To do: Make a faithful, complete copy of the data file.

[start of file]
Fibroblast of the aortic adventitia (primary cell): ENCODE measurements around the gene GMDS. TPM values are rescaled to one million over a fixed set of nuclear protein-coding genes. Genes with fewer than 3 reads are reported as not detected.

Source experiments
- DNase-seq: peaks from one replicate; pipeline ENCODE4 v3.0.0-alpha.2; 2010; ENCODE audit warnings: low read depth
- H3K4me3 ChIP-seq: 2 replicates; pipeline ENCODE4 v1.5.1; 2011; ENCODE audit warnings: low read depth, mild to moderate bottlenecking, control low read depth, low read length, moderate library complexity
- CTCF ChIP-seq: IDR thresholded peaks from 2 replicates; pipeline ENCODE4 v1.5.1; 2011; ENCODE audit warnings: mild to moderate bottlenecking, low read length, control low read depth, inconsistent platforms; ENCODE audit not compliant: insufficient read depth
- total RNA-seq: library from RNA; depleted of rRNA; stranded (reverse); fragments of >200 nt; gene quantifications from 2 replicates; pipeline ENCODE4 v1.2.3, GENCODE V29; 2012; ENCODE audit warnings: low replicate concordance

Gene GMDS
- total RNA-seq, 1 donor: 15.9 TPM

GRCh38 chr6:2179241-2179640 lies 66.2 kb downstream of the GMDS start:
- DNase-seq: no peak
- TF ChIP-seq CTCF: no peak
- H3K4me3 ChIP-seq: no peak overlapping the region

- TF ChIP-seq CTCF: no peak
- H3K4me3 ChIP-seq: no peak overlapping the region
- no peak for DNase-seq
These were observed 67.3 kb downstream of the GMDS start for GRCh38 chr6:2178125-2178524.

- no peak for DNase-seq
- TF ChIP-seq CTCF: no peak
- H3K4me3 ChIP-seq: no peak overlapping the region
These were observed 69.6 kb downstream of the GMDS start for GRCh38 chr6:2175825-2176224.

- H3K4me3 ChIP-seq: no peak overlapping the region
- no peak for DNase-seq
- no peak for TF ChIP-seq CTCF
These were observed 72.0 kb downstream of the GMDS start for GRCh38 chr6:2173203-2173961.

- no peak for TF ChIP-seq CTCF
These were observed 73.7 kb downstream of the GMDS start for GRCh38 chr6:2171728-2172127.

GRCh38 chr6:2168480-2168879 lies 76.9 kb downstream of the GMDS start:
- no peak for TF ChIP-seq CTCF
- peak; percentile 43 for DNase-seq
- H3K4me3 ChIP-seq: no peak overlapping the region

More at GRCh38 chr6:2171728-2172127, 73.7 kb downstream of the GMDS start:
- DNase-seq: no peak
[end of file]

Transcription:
Fibroblast of the aortic adventitia (primary cell): ENCODE measurements around the gene GMDS. TPM values are rescaled to one million over a fixed set of nuclear protein-coding genes. Genes with fewer than 3 reads are reported as not detected.

Source experiments
- DNase-seq: peaks from one replicate; pipeline ENCODE4 v3.0.0-alpha.2; 2010; ENCODE audit warnings: low read depth
- H3K4me3 ChIP-seq: 2 replicates; pipeline ENCODE4 v1.5.1; 2011; ENCODE audit warnings: low read depth, mild to moderate bottlenecking, control low read depth, low read length, moderate library complexity
- CTCF ChIP-seq: IDR thresholded peaks from 2 replicates; pipeline ENCODE4 v1.5.1; 2011; ENCODE audit warnings: mild to moderate bottlenecking, low read length, control low read depth, inconsistent platforms; ENCODE audit not compliant: insufficient read depth
- total RNA-seq: library from RNA; depleted of rRNA; stranded (reverse); fragments of >200 nt; gene quantifications from 2 replicates; pipeline ENCODE4 v1.2.3, GENCODE V29; 2012; ENCODE audit warnings: low replicate concordance

Gene GMDS
- total RNA-seq, 1 donor: 15.9 TPM

GRCh38 chr6:2179241-2179640 lies 66.2 kb downstream of the GMDS start:
- DNase-seq: no peak
- TF ChIP-seq CTCF: no peak
- H3K4me3 ChIP-seq: no peak overlapping the region

- TF ChIP-seq CTCF: no peak
- H3K4me3 ChIP-seq: no peak overlapping the region
- no peak for DNase-seq
These were observed 67.3 kb downstream of the GMDS start for GRCh38 chr6:2178125-2178524.

- no peak for DNase-seq
- TF ChIP-seq CTCF: no peak
- H3K4me3 ChIP-seq: no peak overlapping the region
These were observed 69.6 kb downstream of the GMDS start for GRCh38 chr6:2175825-2176224.

- H3K4me3 ChIP-seq: no peak overlapping the region
- no peak for DNase-seq
- no peak for TF ChIP-seq CTCF
These were observed 72.0 kb downstream of the GMDS start for GRCh38 chr6:2173203-2173961.

- no peak for TF ChIP-seq CTCF
These were observed 73.7 kb downstream of the GMDS start for GRCh38 chr6:2171728-2172127.

GRCh38 chr6:2168480-2168879 lies 76.9 kb downstream of the GMDS start:
- no peak for TF ChIP-seq CTCF
- peak; percentile 43 for DNase-seq
- H3K4me3 ChIP-seq: no peak overlapping the region

More at GRCh38 chr6:2171728-2172127, 73.7 kb downstream of the GMDS start:
- DNase-seq: no peak